In a recent criminal quashing application, the Andhra Pradesh High Court was called upon to examine whether the protection under Section 498A of the Indian Penal Code, 1860 (‘IPC’) may be extended to a transgender woman. Section 498A of the IPC lays down the offence of cruelty where such cruelty is inflicted on a woman by her husband or any of his relatives. The aforementioned offence is punishable with imprisonment for a term which may extend to three years as well as fine.
The quashing application in the case at hand was filed pursuant to a criminal complaint by a transgender woman alleging that her partner’s parents harassed her by implicating false cases on her, abusing her with obscene comments and further threatening to kidnap her. It is the case of the accused that a plain reading of section 498A requires the complainant to be a ‘woman’ and therefore, these allegations by a transgender woman cannot be sustained under the law.
While the micro level scrutiny of the facts and merits of the case warrants closer judicial examination, it is first pertinent to establish whether a transgender woman can be recognised as a complainant under the existing law.
In the present case, the averment of the accused, which takes a narrow interpretation of the law, is problematic since it restricts the definition of women to cisgender women only. Watering down the law in this manner leaves transgender women with little legal protection and no recourse in instances of such abuse. It also denies transgender persons the right to equality before law and equal protection of law, guaranteed under Article 14 of the Constitution, as well as the right to live with dignity espoused under Article 21 of the Constitution.
The existing law and its inadequacies
The Supreme Court’s watershed judgement in NALSA versus Union of India (2014) recognised transgender persons as the ‘third gender’, thereby extending legal recognition and all fundamental rights to the community. The court stressed on the importance of the right to dignity by recognising one’s gender identity within the ambit of right to life under Article 21. It also was noted that denying equal protection of law to the transgender community would make them extremely vulnerable to violence and sexual assault in public places, at home and in jail.
Thereafter, the Delhi High Court, in a welcome decision in 2018, acknowledged the right of a transgender person to seek protection against sexual harassment under Section 354A (sexual harassment) of the IPC. By lending such a purposive interpretation to the existing law, the court bridged the gap between law and life so as to mete out justice to the members of the transgender community.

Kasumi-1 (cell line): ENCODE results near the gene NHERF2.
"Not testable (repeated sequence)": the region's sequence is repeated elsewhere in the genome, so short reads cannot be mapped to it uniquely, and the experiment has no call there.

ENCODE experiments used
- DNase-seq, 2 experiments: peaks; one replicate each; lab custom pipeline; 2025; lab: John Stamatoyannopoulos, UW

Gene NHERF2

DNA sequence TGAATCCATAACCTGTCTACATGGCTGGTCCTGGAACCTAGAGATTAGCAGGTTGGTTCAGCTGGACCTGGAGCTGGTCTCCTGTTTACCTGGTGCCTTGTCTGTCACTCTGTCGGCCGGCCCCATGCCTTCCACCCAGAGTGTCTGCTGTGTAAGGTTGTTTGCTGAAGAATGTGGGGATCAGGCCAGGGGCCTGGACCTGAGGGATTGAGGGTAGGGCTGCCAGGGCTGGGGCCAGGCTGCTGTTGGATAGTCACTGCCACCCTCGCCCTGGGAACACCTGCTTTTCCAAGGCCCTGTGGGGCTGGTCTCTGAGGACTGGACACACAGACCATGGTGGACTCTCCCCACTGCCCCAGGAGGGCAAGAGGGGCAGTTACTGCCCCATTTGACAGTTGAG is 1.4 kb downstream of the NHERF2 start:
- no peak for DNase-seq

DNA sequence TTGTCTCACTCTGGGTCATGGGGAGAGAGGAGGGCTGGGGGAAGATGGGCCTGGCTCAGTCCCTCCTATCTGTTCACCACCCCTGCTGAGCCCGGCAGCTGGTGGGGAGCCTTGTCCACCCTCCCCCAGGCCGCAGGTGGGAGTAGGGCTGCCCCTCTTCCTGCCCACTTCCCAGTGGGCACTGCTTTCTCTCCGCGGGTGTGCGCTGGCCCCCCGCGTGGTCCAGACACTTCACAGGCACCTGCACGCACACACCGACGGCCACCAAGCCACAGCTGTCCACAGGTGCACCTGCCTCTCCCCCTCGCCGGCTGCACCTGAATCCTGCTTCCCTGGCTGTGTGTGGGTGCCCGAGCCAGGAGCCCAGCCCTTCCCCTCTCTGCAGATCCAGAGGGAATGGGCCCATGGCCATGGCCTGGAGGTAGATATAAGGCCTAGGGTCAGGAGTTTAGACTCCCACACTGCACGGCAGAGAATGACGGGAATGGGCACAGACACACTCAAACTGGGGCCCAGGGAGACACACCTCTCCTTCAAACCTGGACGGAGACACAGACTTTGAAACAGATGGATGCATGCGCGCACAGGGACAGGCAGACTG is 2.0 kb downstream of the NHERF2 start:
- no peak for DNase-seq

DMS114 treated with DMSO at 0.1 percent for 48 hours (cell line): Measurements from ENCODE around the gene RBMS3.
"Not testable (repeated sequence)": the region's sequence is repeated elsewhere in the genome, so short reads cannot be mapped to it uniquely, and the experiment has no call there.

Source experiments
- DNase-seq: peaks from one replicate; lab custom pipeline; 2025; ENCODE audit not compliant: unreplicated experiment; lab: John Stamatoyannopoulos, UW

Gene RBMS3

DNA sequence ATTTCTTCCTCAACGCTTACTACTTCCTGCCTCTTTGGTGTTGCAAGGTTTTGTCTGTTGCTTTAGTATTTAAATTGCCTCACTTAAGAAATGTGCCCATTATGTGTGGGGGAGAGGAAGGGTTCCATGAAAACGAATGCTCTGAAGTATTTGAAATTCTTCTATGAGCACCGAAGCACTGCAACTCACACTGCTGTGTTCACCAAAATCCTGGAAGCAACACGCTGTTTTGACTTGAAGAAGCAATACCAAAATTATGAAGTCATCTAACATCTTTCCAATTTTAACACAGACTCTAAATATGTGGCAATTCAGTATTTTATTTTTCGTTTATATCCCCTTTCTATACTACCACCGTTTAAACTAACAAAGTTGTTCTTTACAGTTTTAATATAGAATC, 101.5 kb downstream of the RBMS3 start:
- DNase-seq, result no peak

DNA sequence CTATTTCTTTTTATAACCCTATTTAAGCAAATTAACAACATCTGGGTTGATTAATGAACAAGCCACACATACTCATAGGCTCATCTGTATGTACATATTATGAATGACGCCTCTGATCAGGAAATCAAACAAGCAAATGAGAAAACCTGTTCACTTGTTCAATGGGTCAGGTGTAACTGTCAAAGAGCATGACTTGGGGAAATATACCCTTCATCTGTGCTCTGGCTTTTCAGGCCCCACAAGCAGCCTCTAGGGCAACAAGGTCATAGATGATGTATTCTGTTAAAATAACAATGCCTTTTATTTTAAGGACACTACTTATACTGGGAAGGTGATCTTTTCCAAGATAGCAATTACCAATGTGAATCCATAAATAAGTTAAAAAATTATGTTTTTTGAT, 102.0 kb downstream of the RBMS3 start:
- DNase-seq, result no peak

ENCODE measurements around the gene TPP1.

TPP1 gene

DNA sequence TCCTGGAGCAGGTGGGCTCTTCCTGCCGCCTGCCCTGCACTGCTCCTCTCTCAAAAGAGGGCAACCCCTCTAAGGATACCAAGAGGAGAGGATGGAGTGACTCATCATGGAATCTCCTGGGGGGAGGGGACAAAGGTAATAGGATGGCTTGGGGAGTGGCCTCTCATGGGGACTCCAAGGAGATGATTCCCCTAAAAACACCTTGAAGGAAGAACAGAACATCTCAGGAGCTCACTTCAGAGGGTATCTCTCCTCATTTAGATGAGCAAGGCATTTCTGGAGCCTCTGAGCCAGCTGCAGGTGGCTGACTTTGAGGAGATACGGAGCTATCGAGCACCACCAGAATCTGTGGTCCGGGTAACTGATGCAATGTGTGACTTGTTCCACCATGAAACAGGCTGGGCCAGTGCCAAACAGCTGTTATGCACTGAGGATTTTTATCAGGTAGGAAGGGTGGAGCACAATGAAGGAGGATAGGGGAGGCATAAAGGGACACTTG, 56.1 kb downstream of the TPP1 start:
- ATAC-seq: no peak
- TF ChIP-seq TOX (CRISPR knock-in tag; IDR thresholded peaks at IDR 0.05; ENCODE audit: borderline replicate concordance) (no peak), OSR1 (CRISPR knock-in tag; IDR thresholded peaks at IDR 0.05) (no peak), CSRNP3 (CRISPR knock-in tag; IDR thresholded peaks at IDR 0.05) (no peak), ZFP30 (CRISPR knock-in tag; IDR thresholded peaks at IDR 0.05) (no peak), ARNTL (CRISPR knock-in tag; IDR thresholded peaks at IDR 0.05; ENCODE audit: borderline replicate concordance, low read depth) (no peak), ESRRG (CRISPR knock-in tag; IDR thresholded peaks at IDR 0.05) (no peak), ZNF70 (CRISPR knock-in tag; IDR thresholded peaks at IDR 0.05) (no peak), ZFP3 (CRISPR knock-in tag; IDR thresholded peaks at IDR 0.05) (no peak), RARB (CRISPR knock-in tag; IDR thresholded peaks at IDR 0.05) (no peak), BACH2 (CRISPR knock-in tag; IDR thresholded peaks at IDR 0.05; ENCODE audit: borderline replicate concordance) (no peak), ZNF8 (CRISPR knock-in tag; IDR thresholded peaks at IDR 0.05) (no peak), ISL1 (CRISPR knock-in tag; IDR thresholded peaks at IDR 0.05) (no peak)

While the NALSA judgement and the subsequent Transgender Persons (Protection of Rights) Act, 2019 seek to secure the rights of transgender persons by prohibiting all forms of discrimination and enabling equal opportunity for them, instances of apathy and violence against trans persons is still a commonplace in India. Section 18 of the Act provides that any person who harms, injures or endangers the life, safety, health or well-being or a transgender person, whether physical, mental or emotion, shall be punished with imprisonment for a minimum period of six months which may extend to two years and a fine. The punishment provided under the Act is therefore lesser than the punitive sanction contained in section 498A of the IPC, even though the degree of cruelty may be identical in both cases.
The marginalisation of the transgender community on account of their sexual orientation and gender identity has made them susceptible to the risk of violence and ill-treatment for decades. Studies indicate that transgender individuals experience a dramatically high prevalence of intimate partner violence as compared to their cisgender counterparts.
Due to the internalisation of such stigma and systemic discrimination, victims from the community encounter several hurdles on the road for access to justice. The lack of documentation of crimes against transgender persons is also indicative of how sexual minorities and transgendered people are largely excluded from criminal record keeping, and are more likely to forgo seeking legal assistance on account of the fear of further humiliation within the justice system.
Since the dynamism of law is rooted in its power to reflect socio-cultural changes, there is an urgent need to progressively interpret and amend penal codes for the purpose of ensuring real inclusivity for transgender persons. Provisions within the IPC which seek to protect women from sexual and other forms of abuse must be extended to trans women. Further, the 2019 Act should clarify that the term ‘women’ used in other legislations includes ‘trans women’ since the absence of such a clarification disproportionately deprives trans women of legal protections and other benefits available to women simpliciter. This need to suitably amend criminal laws for protecting transgender persons from sexual violence has also been reiterated by the Supreme Court pursuant to a public interest litigation petition filed before it.
In addition to the above, appropriate sensitisation programmes must be put in place for police and law enforcement personnel to dismantle their trans phobic beliefs and allow them to better protect vulnerable communities, including sexual minorities.
While granting legal recognition to the transgender community has cracked the glass ceiling, India still has a long way to go before the long-oppressed minority gender becomes ‘equal’ at last.